Escalator Clause

AAA

DEFINITION of 'Escalator Clause'

A contract provision allowing for one to pass an increase in costs to another party. Escalator clauses are usually related to influences beyond both parties control, such as inflation.

Also known as an "escalation clause".

INVESTOPEDIA EXPLAINS 'Escalator Clause'

Escalation clauses allow people to enter large or long-term contracts, while accounting for changes in the market or economy. For example, let's examine a possible arrangement for someone to rent an apartment. If housing prices are increasing rapidly, a landlord may be hesitant to sign a longer term rental agreement or lease, since he or she could lose out on the property's appreciation. By including an escalator clause, where rent can increase by a specified amount each period, the landlord can still benefit from current market conditions, while the renter can secure a long-term living arrangement.

RELATED TERMS
  1. De-Escalation Clause

    An article in a contract that calls for a price decrease if there ...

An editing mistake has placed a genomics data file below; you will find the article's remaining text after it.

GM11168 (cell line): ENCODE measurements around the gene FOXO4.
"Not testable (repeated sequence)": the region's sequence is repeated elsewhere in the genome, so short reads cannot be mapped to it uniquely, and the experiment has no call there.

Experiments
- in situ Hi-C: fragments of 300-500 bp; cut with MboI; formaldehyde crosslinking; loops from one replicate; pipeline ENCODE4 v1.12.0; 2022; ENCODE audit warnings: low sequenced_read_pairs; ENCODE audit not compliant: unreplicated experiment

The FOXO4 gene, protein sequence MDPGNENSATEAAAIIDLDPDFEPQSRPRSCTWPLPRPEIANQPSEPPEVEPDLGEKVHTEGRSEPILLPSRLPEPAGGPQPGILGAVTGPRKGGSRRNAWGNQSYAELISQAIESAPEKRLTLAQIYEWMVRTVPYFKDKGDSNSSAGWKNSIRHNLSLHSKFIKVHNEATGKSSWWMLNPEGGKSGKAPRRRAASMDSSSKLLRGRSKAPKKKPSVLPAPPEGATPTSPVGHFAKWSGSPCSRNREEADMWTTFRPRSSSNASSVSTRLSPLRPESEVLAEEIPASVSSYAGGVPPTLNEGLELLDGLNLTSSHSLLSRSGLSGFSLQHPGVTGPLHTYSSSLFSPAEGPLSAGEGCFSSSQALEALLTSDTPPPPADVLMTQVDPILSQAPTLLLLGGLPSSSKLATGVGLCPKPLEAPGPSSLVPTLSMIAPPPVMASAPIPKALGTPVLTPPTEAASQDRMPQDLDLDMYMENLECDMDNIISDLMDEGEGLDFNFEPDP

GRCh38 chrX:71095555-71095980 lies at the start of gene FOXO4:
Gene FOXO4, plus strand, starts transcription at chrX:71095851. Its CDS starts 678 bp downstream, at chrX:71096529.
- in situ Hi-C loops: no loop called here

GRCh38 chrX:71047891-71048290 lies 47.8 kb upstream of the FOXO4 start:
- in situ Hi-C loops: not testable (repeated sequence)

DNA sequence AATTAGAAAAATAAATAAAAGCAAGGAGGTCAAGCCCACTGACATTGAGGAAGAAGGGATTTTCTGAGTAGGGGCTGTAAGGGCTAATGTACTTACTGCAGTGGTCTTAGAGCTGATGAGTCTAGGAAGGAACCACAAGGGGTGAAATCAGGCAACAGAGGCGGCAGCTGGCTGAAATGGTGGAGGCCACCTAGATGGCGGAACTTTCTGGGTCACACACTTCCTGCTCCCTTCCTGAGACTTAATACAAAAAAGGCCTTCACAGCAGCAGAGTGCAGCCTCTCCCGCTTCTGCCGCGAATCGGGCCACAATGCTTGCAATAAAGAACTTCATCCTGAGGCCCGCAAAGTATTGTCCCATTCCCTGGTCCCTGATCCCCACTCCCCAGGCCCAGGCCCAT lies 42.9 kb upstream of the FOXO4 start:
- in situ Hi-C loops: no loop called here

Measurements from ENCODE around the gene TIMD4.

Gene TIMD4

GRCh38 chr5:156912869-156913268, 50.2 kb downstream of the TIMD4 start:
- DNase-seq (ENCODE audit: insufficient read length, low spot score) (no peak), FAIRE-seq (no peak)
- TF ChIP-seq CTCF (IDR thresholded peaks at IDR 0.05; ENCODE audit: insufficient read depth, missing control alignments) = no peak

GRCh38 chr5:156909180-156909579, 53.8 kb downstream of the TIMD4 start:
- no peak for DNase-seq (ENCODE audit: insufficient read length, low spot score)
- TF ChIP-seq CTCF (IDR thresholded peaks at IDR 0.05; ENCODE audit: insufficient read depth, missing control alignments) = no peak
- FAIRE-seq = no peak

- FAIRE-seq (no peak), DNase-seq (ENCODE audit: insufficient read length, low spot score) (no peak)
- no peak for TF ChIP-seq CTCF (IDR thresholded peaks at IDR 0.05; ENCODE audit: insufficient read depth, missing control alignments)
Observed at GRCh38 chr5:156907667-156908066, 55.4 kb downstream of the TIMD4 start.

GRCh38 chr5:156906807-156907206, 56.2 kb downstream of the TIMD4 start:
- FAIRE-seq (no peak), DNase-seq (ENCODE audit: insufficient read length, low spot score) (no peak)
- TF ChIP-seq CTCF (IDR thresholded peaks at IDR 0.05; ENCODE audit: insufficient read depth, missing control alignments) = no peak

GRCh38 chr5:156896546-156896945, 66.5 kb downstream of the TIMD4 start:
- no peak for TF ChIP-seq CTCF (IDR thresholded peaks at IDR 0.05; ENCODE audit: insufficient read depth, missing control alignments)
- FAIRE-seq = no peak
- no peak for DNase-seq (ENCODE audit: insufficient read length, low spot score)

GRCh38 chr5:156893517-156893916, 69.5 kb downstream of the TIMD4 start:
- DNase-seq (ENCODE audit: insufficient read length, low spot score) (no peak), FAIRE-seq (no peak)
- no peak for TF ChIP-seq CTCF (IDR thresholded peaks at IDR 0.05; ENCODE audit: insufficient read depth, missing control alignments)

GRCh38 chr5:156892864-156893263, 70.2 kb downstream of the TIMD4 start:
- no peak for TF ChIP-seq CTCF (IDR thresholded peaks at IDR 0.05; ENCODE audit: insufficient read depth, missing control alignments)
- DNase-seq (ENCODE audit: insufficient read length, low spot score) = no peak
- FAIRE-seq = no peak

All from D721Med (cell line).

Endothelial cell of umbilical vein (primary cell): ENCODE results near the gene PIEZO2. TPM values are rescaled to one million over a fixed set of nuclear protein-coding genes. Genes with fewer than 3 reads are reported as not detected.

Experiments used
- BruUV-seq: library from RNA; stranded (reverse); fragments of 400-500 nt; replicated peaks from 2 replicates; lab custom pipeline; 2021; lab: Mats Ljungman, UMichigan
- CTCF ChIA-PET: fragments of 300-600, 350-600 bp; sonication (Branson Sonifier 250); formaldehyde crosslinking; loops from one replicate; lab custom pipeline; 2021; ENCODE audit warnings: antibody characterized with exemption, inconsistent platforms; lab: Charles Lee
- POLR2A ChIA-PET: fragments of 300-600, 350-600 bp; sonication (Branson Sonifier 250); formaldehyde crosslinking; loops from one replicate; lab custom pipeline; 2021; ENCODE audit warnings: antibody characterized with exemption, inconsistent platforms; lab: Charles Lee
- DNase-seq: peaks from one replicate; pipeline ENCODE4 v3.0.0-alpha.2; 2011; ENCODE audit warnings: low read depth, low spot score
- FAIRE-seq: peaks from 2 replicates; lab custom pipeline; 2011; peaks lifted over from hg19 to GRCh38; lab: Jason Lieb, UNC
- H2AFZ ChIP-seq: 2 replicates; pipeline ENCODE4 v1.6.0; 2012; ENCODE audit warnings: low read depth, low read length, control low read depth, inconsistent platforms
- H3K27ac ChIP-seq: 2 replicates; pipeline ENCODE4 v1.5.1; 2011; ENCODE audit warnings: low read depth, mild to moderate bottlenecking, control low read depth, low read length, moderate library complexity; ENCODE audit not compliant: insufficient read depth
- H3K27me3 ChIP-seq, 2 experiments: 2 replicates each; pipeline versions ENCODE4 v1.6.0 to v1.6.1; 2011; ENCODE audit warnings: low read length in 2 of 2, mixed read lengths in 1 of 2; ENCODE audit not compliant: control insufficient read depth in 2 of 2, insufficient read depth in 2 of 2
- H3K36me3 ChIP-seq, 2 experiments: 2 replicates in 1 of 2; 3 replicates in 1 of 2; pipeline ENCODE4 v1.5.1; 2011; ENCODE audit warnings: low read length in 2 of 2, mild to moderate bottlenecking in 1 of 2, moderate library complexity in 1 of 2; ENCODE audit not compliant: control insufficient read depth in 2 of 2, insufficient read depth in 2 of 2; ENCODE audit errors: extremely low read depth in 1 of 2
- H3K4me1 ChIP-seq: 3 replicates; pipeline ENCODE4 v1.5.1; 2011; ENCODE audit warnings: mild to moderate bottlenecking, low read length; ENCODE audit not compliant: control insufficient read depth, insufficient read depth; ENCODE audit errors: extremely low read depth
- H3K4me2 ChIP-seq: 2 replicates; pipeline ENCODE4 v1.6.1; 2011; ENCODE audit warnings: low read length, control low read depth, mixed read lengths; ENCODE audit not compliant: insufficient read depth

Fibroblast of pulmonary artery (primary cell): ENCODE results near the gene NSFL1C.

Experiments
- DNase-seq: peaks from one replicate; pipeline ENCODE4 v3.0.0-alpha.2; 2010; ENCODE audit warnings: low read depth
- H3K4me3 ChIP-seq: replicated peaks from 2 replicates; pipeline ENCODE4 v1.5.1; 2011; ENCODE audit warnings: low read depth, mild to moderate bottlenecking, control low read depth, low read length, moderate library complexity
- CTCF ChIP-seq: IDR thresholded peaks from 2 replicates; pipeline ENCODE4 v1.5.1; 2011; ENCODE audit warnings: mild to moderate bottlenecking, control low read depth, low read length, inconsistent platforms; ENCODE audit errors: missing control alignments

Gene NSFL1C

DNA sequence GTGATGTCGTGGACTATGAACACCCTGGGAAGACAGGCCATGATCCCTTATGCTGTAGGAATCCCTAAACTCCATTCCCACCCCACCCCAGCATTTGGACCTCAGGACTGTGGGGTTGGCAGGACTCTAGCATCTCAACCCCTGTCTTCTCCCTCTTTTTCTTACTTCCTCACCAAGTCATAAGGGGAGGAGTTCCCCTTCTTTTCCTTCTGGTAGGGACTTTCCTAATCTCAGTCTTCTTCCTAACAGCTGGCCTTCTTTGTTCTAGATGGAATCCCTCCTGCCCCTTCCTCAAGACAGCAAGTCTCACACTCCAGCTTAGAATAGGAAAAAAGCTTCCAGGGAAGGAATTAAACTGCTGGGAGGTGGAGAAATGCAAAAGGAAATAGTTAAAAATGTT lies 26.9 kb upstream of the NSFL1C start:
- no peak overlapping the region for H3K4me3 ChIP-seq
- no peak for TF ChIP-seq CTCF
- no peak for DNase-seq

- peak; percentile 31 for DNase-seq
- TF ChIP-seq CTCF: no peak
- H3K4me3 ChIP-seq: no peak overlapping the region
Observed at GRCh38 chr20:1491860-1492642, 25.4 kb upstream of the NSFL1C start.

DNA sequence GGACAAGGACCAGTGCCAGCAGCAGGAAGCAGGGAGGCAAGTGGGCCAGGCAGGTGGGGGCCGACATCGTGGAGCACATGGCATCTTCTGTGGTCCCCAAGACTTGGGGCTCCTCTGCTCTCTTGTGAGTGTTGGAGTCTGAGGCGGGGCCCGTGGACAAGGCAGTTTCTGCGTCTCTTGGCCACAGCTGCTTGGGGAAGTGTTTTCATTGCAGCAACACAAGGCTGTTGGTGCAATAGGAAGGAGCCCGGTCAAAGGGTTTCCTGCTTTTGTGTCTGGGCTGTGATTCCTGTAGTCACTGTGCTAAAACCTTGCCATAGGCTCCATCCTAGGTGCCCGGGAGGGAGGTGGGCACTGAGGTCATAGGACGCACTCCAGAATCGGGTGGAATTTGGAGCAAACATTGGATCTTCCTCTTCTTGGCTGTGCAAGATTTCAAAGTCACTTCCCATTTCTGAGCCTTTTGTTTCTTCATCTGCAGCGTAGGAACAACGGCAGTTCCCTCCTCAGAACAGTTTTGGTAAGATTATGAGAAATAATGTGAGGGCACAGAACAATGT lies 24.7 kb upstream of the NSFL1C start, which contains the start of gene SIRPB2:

2. Appreciation

    An increase in the value of an asset over time. The increase ...
  3. Inflation

    The rate at which the general level of prices for goods and services ...
  4. Real Estate

    Land plus anything permanently fixed to it, including buildings, ...
  5. Rent To Own

    An arrangement between a consumer and a seller that allows the ...
  6. Lease To Own

    An arrangement where an individual enters into a lease agreement ...
Related Articles
  1. Tips For The Prospective Landlord
    Home & Auto

    Tips For The Prospective Landlord

  2. Simple Ways To Invest In Real Estate
    Home & Auto

    Simple Ways To Invest In Real Estate

  3. Are You Ready to Rent?
    Retirement

    Are You Ready to Rent?

  4. Subprime Lending: Helping Hand Or Underhanded?
    Investing Basics

    Subprime Lending: Helping Hand Or Underhanded?

Hot Definitions
  1. Gross Rate Of Return

    The total rate of return on an investment before the deduction of any fees or expenses. The gross rate of return is quoted ...
  2. Debit Spread

    Two options with different market prices that an investor trades on the same underlying security. The higher priced option ...
  3. Leading Indicator

    A measurable economic factor that changes before the economy starts to follow a particular pattern or trend. Leading indicators ...
  4. Wage-Price Spiral

    A macroeconomic theory to explain the cause-and-effect relationship between rising wages and rising prices, or inflation. ...
  5. Accelerated Depreciation

    Any method of depreciation used for accounting or income tax purposes that allows greater deductions in the earlier years ...
  6. Call Risk

    The risk, faced by a holder of a callable bond, that a bond issuer will take advantage of the callable bond feature and redeem ...
Trading Center